Madras HC Grants Reliance Jio Police Protection to Construct Cellphone Tower

"The apprehension [that radiation from the tower will impact residents' health] does not have a scientific backing," the judge said.

New Delhi: The Madras high court has ordered police protection for the Reliance Jio team setting up a cellphone tower in Coimbatore, and said that fears of possible radiation are unproven and so cannot come in the way.

Local residents had protested against the cell towers construction, and Reliance Jio had asked the police for protection while constructing the tower. When the police did not respond, the company approached the high court. While ruling in favour of Reliance Jio, Justice N. Anand Venkatesh said, according to Bar and Bench,

“This Court has consistently taken the view that no one can be prevented from erecting the cell phone towers on a mere apprehension about the effect of radiation from the cell phone tower. The apprehension does not have a scientific backing. Till a positive finding is given in this regard, cell phone towers cannot be prevented to be installed on mere apprehensions.”

The judge also noted that Reliance Jio and other telecom companies have had the government’s approval to build such towers since 2002.

Fears that radio-wave exposure will have long-term health impacts aren’t new. Most recently, this debate was renewed at the rollout of the next generation of mobile internet connectivity – 5G – nears.

As The Wire has reported, exposure to radio-waves hasn’t been found to be as directly harmful as X-rays or ultraviolet radiation. There are a few studies, though, that have shown that continuous exposure may cause small amounts of localised heating. The link between that heating and serious health impacts – if such a link exists – is yet to be uncovered.

Also read: As 5G Rollout Nears, the Unending Debate Over Health Effects Is Back

Even though these studies have been inconclusive at best, they have managed to create public panic because of how they have been portrayed in popular and news media. K.S. Parthasarathy, former secretary of the Atomic Energy Research Board, wrote in The Wire:

“Unfortunately, less accurate and provocative media coverage of [nuanced studies] may excite raw emotions even as the perceived harm in this instance is more than the actual harm. Possible cancer induction by cellphone radiation concerns people. Anecdotal evidence and highly publicised litigations filed by persons claiming that cellphone radiation injured them fan the fire.”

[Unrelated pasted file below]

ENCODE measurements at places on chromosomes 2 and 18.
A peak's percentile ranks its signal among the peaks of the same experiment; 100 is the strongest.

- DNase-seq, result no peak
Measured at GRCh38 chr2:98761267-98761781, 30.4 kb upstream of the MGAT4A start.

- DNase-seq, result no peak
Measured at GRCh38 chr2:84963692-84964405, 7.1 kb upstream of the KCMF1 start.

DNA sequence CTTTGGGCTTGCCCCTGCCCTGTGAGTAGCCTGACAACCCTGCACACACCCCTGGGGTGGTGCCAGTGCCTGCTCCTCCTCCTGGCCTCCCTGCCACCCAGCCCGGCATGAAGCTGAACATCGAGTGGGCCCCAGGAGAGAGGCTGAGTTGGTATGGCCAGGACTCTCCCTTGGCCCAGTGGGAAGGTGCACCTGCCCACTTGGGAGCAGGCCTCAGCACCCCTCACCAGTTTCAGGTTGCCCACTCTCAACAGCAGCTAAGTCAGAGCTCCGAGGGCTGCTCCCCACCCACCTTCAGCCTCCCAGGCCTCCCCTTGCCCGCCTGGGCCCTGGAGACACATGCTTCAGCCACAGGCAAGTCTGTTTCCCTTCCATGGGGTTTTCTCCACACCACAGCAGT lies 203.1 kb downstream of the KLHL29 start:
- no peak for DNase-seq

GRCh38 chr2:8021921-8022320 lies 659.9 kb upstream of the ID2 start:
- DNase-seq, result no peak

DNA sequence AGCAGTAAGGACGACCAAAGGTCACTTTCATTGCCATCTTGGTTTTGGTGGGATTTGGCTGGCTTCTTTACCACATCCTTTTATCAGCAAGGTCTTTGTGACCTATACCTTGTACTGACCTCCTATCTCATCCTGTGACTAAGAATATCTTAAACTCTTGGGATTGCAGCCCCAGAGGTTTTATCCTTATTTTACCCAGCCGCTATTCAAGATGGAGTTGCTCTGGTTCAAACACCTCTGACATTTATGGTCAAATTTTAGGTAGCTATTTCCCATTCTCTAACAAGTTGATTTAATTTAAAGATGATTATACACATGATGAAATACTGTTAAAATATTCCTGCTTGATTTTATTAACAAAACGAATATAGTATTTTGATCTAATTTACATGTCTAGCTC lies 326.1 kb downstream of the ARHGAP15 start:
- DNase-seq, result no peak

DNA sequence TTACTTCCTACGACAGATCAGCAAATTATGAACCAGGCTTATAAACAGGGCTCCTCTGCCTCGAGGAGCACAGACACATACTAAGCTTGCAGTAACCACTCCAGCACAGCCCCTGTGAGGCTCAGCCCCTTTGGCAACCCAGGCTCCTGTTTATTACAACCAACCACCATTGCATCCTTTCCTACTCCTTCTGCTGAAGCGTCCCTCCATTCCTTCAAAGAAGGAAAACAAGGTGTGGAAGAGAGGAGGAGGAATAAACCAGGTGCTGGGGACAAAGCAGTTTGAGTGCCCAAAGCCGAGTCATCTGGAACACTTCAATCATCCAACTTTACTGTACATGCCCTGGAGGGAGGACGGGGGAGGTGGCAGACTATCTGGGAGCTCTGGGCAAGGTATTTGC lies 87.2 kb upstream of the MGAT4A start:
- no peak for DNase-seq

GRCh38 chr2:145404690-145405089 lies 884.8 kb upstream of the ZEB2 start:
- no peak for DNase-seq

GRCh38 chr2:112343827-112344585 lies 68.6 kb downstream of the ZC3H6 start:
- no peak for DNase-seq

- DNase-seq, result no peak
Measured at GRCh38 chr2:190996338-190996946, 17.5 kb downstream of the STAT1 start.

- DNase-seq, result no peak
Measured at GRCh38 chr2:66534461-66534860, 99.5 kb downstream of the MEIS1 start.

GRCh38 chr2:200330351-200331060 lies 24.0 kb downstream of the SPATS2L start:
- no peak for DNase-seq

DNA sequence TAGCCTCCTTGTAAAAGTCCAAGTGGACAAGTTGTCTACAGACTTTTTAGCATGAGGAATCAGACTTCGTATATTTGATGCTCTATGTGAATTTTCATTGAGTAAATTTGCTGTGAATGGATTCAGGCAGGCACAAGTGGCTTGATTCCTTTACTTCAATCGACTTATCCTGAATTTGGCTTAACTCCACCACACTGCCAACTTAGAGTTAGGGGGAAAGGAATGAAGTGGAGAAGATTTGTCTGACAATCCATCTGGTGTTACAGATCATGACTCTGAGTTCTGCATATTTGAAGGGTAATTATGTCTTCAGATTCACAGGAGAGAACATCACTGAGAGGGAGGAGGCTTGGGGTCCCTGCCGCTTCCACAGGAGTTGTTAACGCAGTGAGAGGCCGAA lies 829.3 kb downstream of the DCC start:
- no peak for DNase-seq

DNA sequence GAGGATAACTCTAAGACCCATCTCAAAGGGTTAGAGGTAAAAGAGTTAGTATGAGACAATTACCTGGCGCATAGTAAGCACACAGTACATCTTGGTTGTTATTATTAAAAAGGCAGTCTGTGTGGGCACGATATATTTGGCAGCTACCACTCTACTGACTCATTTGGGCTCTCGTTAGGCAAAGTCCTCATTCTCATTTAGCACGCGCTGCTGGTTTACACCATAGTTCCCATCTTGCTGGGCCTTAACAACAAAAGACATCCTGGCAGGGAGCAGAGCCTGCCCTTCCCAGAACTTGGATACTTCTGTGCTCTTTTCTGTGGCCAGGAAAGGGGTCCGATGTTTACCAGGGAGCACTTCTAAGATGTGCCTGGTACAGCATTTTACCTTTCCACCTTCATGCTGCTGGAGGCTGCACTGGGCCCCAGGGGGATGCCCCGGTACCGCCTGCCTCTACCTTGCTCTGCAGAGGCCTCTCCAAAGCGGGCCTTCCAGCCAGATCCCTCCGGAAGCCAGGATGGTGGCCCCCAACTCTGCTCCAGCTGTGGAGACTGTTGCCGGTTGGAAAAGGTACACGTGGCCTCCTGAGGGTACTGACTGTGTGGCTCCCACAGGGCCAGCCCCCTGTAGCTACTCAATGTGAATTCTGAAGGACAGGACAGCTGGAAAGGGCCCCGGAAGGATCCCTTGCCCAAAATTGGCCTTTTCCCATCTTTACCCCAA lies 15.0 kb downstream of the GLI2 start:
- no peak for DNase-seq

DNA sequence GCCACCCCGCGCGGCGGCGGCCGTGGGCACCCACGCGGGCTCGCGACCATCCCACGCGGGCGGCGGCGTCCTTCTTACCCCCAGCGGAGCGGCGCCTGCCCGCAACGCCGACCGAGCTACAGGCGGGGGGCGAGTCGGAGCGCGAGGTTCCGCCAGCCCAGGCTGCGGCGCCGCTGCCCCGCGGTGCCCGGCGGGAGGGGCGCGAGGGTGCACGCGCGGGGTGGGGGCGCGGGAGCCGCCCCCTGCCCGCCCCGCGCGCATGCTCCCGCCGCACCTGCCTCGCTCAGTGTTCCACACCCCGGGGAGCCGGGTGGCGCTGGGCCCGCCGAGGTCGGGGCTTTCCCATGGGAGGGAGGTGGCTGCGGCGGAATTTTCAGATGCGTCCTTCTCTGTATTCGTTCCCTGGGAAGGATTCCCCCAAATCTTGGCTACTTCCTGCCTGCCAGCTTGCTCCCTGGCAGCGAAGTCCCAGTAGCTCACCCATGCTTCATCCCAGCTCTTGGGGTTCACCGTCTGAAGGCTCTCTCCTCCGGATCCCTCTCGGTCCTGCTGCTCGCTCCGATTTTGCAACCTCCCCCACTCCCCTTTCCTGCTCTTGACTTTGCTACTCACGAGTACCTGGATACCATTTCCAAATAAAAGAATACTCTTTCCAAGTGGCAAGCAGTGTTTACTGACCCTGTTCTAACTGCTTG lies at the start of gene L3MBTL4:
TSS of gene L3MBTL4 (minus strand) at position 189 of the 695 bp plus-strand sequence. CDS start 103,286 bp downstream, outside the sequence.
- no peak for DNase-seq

This means that those portraying the impacts of such radiation need to proceed with some amount of caution – and raise certain questions with assuming answers or fuelling paranoia. Unfortunately, that hasn’t always been the case. In Rajnikanth-starrer 2.0, for instance, it is stated with finality that cellphone radiation is dangerous for humans. Tanul Thakur wrote in his review for The Wire,

“For a film centred on the harmful effects of cellphone radiations, 2.0 isn’t interested in technology – in its complexities and complications, in its infuriating and unfortunate contradictions. The adverse effects of cellphones is a hotly debated, and contentious, topic. Studies haven’t been able to pin down whether cellphone radiation is dangerous. But 2.0 can’t care less, nor has the patience to read between the lines, for it is busy giving loud moral spiels on the perils of technology.”

The same caution should apply to news reports. The International Agency for Research on Cancer has created a graded system to assesses environmental factors and their causal relationship with various cancers. Cellphone radiation falls in the ‘2B’ grade – which includes agents for which there’s insufficient evidence of carcinogenicity in animals and limited or inadequate evidence in humans.

While talking about the different grades, the vocabulary we use is particularly important, as Aju Mathew pointed out on The Wire: “How can processed meat carry the same cancer risk as smoking? The answer is rather straightforward: it does not carry the same risk, but it bears the same hazard. A ‘hazard’ is a source of harm. A ‘risk’ is the chance that you will be harmed by that hazard.”

While we wait for more specific answers, how do we answer this conundrum? Do we assume cellphone towers are safe and go on as we were? Or do we blindly trust the few studies that suggest there may be some health implications? Neither of these seems like an ideal answer.

Writing in The Wire, Vasudevan Mukunth suggested a third alternative – a government-issued set of guidelines that lay out what we do and don’t know about radiation, and describe what has and can be done to mitigate harmful effects. While scientists and other industry professionals conduct the further studies that are needed to figure out if the assumption that such towers are safe is valid, these guidelines could help common people get a better handle on the issue.